Mouse shows links between bile acids and metabolic disorders

Published September 01 2016

Pure-background knockout mice help researchers better understand bile acid composition. PHOTO COURTESY OF JOHN CHIANG

Bile acids help us absorb dietary fats and fat-soluble nutrients. The enzyme cholesterol 7α-hydroxylase, or Cyp7a1, converts cholesterol into bile acids in the first step of the classic bile acid synthesis pathway. In a recent study published in the Journal of Lipid Research, John Chiang at Northeast Ohio Medical University and colleagues describe their characterization of a new Cyp7a1 knockout mouse. Although previous research focused on a Cyp7a1 knockout mouse with a mixed genetic background, the genetically engineered mouse in this report had a pure genetic background. The researchers found that their new knockout mouse, when compared with the original knockout mouse, survived better, had higher glucose tolerance and was less likely to develop metabolic disorders.

Chiang and colleagues were interested in understanding the influence of bile acid synthesis on liver metabolism and disease. Mice from mixed genetic backgrounds are more variable, because they come from parents of different genetic strains. These mice with mixed origin cannot be used for nutritional studies, because the results could be influenced by genes or diet. This is why the researchers created a Cyp7a1 knockout mouse that had a single genetic background for dietary studies.

With their new knockout mouse, Chiang and colleagues performed metabolic and dietary studies. They studied multiple physiological characteristics, including bile acid pool and composition, glucose tolerance, and energy metabolism under a normal or Western diet, high in fat and cholesterol. All results were compared with results using wild-type mice expressing normal levels of Cyp7a1 and earlier studies using mixed-background Cyp7a1 knockout mice.

Although mixed-background knockout mice died without dietary supplementation of bile acids or vitamins, the pure-background Cyp7a1 knockout mice were smaller but appeared normal. The mice survived despite their decreased bile acid pool size, which was 40 percent less than in wild-type mice. There were more hydrophilic bile acids and less of the cholic acid in the knockout mice, indicating a shift toward alternative bile acid synthesis.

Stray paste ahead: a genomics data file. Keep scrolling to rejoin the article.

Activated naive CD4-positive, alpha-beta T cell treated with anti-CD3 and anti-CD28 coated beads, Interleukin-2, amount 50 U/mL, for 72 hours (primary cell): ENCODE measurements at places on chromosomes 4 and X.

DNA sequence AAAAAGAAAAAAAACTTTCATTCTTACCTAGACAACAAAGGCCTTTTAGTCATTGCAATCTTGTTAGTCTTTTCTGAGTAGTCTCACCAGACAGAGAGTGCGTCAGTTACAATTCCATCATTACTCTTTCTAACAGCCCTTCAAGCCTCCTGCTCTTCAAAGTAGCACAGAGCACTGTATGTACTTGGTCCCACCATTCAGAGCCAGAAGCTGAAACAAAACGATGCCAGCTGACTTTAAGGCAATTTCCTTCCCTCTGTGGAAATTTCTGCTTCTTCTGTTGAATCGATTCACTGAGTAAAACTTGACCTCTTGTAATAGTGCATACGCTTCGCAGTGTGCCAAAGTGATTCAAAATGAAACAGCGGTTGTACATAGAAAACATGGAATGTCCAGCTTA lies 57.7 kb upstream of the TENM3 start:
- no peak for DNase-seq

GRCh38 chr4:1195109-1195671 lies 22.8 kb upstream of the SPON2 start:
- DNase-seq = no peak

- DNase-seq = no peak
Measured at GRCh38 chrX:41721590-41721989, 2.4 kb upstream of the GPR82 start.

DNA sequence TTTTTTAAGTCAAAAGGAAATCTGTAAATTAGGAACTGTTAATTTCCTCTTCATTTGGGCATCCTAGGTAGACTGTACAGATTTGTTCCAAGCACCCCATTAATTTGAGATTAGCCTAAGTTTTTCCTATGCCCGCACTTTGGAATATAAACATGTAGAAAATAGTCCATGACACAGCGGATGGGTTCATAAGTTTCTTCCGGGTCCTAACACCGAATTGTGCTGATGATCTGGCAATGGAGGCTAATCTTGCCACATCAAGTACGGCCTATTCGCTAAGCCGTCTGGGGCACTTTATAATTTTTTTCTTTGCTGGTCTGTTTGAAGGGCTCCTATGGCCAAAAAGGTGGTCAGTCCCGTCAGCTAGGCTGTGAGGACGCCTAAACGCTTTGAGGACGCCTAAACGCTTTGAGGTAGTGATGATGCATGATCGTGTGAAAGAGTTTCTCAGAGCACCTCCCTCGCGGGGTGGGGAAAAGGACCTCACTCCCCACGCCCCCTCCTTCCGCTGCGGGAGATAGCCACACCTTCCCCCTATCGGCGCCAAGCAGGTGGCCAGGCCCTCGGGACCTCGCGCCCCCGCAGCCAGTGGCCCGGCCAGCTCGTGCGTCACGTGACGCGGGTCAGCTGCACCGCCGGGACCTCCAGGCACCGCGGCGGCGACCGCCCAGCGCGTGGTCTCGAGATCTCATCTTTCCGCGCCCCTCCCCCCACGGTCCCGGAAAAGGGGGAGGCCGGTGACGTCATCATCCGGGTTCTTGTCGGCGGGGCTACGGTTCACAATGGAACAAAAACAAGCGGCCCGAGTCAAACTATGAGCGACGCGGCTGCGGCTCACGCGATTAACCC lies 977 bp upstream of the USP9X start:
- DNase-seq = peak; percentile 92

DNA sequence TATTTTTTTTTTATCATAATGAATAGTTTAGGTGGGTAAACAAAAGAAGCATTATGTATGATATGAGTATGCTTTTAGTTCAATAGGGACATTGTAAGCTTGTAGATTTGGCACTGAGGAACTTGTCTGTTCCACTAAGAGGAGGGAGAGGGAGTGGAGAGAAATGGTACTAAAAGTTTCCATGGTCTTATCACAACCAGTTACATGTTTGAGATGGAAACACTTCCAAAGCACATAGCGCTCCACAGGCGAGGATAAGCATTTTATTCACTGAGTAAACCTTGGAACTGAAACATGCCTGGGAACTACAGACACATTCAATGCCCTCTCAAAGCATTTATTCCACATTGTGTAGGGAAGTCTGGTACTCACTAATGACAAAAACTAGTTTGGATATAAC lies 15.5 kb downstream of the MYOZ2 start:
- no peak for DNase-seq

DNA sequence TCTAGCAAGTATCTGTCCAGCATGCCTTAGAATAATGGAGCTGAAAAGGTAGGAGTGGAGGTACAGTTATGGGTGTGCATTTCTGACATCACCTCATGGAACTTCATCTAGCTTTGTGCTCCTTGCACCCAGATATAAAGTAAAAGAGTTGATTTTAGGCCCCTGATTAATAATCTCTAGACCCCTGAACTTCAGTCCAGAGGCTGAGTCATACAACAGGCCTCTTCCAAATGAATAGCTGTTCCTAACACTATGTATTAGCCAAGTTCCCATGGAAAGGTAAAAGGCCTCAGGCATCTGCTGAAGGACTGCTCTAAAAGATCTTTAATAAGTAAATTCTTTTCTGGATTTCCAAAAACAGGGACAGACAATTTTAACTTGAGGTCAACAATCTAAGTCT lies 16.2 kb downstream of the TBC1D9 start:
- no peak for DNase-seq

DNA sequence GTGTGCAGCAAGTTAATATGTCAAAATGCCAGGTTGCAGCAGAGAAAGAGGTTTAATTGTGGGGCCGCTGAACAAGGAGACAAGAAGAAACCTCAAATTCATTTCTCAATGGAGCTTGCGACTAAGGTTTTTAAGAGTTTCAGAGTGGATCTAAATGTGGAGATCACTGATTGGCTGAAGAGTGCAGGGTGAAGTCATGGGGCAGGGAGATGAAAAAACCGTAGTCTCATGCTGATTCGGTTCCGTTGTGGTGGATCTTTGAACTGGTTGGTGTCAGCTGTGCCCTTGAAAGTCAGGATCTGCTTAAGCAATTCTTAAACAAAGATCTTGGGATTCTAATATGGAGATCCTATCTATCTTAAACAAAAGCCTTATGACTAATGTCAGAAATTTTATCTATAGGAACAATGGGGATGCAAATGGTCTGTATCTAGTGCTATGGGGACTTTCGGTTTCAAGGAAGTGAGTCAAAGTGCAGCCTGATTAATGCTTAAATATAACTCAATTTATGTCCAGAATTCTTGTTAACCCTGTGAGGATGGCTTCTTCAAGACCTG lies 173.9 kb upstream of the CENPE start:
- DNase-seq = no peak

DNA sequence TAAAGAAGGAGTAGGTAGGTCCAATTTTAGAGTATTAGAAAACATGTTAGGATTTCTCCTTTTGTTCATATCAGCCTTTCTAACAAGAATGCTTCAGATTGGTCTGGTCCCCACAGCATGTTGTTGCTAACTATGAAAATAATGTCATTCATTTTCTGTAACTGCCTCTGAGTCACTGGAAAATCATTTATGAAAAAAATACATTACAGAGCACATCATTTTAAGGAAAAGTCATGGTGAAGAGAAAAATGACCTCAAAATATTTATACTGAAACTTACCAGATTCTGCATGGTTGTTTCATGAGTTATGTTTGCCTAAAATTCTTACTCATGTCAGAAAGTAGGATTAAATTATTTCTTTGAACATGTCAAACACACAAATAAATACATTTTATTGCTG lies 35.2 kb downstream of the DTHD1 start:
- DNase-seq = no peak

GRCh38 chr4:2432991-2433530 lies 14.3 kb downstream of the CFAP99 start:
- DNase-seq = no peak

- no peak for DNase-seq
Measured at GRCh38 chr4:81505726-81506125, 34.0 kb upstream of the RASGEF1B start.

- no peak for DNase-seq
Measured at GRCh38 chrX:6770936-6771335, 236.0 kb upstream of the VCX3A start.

The investigators also noted that the knockout mice showed improved glucose tolerance compared with wild-type mice when fed a normal diet. Even on a Western diet, the knockout mice did better in tolerating glucose than wild-type mice. To understand whether changes were caused by altered bile acid composition, the authors fed the mice a diet supplemented with cholic acid. They found that the changes in bile acid makeup and glucose tolerance in the knockout mice mimicked the results in wild-type mice. Therefore, changes in bile acids are responsible for both pool composition and glucose sensitivity.

While an explanation for these results is unknown, the authors suspect that fecal bile acid reabsorption from the intestine helped the knockout mice accommodate the relative decline in classic bile acid synthesis. When fed a Western diet, the mice likely reasbored the bile acids and avoided metabolic disorders and diabetes. Also, specific bile acids enriched in the pure-background knockout mice may have triggered cellular signaling in the body, causing improved glucose tolerance.

This investigation reveals how bile acid pool makeup affects glucose and energy homeostasis. It also reminds researchers to consider genetic background whenever studying mouse models. In the future, this new Cyp7a1 knockout mouse could be used to examine how bile acid composition may help protect the body from metabolic disorders.

Jennifer Shing Jennifer Shing received a Ph.D. in molecular pharmacology and experimental therapeutics from the Mayo Clinic.